University College London Hospitals NHS Trust has become the first in the country to go live with the new electronic patient administration system (PAS) that will become the standard for all hospitals in London.

The move puts the trust at the leading edge of NHS IT, making it the first big acute hospital trust to go live with one of the clinical systems to be delivered by the NHS IT modernisation programme.

Over the weekend UCLH switched off its old PAS system and migrated all of its eight hospitals – including the prestigious brand new University College Hospital – to Carecast, a newly anglicised US system provided by IDX. Details of 1.5 million patients were successfully migrated as part of the move.

Kevin Jarrold, IT director at UCLH told E-Health Insider that after being confident existing data had successfully been migrated the trust switched to the new system at 6.00pm last Sunday. Within hours the first expectant mum had been entered on the system’s maternity module and first emergency patient on the A&E module.

Although UCLH signed a contract directly with IDX, the hospital has become the national development site and proving ground for Carecast, a system that BT is contracted to deliver to all trusts in London under the National Programme for IT. After IDX was dropped as the clinical application provider for the South of England last month, the successful go live of Carecast at UCLH was a vital step for the company.

Jim Crook, IDX’s chief executive, told E-Health Insider how important the successful implementation was after recent developments: "It legitimises Carecast as the World class deliverable it is for the NHS and London. It also enables us to progress with a more aggressive rollout plan with BT in London."

The migration to Carecast involved moving a patient master index with details of 1.5 million patients, records of over 150,000 outpatient appointments, and clinical modules for maternity, A+E, theatres, and commissioning. “The maternity system in particular holds a lot of clinical information on each pregnancy,” said Jarrold.

As well as ensuring patient information was successfully migrated the trust had to be confident that activity and commissioning data was faithfully transferred or risk serious potential financial problems. Before making the big switch the trust did a small trial implementation at the Hospital for Tropical Diseases in March.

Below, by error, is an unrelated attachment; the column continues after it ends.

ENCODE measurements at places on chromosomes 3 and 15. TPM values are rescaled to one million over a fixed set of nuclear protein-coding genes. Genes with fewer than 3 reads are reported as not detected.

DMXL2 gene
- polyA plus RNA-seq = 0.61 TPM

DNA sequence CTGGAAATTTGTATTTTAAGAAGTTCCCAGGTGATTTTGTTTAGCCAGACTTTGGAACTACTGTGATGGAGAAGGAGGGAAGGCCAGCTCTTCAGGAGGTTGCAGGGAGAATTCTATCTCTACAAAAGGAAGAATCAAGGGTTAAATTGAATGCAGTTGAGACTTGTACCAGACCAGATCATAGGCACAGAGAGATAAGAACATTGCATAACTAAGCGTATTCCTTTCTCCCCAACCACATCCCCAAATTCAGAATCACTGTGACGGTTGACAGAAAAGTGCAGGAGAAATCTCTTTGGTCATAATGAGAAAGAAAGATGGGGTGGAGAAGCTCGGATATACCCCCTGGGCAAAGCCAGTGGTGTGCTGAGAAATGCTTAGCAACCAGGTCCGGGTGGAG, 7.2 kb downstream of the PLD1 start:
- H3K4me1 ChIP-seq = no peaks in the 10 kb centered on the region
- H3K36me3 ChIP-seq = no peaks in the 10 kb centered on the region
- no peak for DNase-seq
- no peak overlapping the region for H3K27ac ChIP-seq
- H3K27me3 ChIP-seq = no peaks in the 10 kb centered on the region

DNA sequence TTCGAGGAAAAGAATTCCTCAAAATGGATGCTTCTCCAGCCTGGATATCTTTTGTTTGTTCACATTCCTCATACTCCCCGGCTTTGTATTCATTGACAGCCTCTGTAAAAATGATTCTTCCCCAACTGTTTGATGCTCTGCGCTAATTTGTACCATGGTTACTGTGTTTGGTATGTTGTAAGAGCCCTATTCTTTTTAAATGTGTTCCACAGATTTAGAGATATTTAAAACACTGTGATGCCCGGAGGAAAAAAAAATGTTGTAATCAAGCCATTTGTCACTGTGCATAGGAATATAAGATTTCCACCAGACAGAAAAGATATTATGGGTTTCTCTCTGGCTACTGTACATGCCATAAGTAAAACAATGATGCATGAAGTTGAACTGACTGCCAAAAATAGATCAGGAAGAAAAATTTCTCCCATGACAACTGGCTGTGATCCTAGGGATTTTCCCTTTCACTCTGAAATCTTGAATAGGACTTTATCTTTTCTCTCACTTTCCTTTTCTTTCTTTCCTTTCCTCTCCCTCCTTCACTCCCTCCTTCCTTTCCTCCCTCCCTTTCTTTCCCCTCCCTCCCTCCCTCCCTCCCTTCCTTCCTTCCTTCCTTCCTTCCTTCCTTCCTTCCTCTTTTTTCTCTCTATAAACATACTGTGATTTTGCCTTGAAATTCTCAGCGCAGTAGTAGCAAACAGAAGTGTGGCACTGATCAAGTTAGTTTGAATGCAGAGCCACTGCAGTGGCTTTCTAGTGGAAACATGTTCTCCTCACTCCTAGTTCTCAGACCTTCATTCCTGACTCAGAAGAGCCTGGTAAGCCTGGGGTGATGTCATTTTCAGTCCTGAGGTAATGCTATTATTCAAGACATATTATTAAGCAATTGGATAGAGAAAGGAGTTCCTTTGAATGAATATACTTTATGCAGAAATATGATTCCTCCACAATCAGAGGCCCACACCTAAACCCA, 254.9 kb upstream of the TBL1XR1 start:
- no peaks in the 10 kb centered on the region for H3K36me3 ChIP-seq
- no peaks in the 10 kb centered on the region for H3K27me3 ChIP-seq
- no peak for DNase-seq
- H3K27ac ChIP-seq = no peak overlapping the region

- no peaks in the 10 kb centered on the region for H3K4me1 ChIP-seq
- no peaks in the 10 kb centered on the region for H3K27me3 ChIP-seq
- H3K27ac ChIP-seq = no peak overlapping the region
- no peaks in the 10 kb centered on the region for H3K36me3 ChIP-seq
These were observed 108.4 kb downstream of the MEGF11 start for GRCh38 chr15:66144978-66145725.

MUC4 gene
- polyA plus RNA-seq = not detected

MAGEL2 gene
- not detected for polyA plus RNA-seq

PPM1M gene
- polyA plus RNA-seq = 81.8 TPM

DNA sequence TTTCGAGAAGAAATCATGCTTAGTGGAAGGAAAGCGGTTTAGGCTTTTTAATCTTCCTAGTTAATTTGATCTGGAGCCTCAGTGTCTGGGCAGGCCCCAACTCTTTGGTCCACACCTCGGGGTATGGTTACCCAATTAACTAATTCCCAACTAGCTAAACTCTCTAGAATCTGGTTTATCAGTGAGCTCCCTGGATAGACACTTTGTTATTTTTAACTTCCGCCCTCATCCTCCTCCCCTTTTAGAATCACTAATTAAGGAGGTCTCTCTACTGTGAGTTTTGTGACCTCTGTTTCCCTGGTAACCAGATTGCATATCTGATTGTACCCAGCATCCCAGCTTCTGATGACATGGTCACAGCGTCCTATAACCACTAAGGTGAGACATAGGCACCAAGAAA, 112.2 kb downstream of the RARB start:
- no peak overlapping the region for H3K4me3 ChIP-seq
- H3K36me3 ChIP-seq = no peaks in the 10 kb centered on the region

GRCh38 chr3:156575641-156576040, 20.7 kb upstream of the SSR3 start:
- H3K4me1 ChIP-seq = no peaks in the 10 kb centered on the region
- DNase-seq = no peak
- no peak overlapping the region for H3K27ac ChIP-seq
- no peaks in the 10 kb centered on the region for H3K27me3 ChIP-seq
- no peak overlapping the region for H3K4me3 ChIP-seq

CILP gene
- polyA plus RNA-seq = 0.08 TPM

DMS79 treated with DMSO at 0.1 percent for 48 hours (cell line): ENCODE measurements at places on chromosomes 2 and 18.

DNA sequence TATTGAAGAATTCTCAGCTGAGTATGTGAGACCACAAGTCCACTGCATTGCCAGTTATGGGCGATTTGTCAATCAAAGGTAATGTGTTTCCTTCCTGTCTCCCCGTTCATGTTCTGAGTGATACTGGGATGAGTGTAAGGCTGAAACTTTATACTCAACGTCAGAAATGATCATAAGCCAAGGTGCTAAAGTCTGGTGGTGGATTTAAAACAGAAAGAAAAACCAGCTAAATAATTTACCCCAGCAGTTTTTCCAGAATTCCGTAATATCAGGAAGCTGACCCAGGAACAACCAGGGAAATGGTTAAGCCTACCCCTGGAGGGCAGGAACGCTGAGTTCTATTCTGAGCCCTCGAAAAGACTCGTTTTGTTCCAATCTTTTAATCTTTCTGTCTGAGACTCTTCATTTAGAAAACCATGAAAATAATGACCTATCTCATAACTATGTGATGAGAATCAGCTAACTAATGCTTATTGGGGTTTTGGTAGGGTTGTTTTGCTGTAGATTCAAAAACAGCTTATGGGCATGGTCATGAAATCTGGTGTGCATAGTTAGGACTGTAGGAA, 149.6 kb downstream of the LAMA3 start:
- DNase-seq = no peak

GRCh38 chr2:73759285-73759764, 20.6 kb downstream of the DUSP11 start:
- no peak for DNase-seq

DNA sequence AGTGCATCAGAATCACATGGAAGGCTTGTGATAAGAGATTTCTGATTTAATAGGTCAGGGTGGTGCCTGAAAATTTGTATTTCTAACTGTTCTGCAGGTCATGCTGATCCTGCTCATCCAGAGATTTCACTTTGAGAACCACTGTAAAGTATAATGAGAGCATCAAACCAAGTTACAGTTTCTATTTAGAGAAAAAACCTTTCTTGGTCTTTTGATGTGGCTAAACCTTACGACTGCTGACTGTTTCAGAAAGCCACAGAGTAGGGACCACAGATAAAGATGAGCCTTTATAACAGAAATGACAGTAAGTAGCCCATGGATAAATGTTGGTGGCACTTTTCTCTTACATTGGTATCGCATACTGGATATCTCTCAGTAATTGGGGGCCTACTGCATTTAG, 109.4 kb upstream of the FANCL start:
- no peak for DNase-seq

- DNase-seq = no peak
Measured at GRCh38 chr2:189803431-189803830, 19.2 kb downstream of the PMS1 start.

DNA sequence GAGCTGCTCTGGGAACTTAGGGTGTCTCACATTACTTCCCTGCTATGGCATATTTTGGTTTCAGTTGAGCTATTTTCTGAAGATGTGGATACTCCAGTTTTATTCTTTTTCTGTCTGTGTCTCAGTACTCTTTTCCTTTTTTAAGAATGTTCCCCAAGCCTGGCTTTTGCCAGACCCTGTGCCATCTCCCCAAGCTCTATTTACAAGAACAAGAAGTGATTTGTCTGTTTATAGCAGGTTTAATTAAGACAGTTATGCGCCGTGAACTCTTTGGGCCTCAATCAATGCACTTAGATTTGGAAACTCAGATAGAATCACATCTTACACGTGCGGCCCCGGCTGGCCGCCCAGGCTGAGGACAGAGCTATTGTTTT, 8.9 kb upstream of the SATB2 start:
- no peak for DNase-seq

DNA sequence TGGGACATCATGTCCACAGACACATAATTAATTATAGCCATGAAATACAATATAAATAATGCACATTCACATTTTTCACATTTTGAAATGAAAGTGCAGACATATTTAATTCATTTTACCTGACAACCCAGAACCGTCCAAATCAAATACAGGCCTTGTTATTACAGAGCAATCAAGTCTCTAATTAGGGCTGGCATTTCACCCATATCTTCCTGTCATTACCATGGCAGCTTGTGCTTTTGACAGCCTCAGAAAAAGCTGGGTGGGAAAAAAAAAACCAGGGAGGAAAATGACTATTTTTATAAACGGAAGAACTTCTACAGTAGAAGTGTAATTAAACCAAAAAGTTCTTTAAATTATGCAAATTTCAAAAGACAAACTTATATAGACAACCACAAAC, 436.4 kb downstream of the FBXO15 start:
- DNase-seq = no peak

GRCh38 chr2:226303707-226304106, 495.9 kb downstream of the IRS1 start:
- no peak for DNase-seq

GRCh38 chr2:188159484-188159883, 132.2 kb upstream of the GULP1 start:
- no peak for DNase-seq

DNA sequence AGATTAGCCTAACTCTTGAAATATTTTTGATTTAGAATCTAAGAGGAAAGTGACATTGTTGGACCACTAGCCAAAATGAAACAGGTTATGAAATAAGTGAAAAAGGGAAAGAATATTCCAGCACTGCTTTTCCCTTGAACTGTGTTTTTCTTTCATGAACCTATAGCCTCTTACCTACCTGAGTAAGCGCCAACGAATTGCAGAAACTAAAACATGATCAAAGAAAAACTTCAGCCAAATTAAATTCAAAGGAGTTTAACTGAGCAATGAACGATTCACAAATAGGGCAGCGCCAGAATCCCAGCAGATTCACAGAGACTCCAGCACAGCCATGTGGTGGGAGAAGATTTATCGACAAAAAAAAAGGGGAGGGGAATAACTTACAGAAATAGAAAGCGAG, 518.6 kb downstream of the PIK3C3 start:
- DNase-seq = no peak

Under a £70m contract signed in September 2003 between IDX and UCLH in September 2003, the supplier was due to install its Lastword system last summer. After contract signing though IDX won a contract to deliver its newer Carecast system across London and it was decided to go for the newer system at UCLH.

The version of the system now in use is almost identical to the one that will be delivered to trusts across London, explained IDX’s boss. "We now have the first deliverable that meets the vigorous and excellent standards demanded by Connecting for Health."

Jarrold explained that the new PAS provides the foundations for delivering electronic tools that will directly support clinicians and improve patient care, including electronic patient records “The first step will be to start implement care planning over the next few months, this will be followed by electronic test ordering and results reporting, which we plan to introduce in the autumn.

"And by the end of the year we plan to introduce clinical notation which is when you start providing doctors with real benefits."

He told EHI that with its new PAS in place the trust could now start to integrate all the islands of information held on very specialised clinical systems in use across the trust. “We’ve got over a hundred stand-alone clinical systems people have developed over time. We will now start to bring them within Carecast.”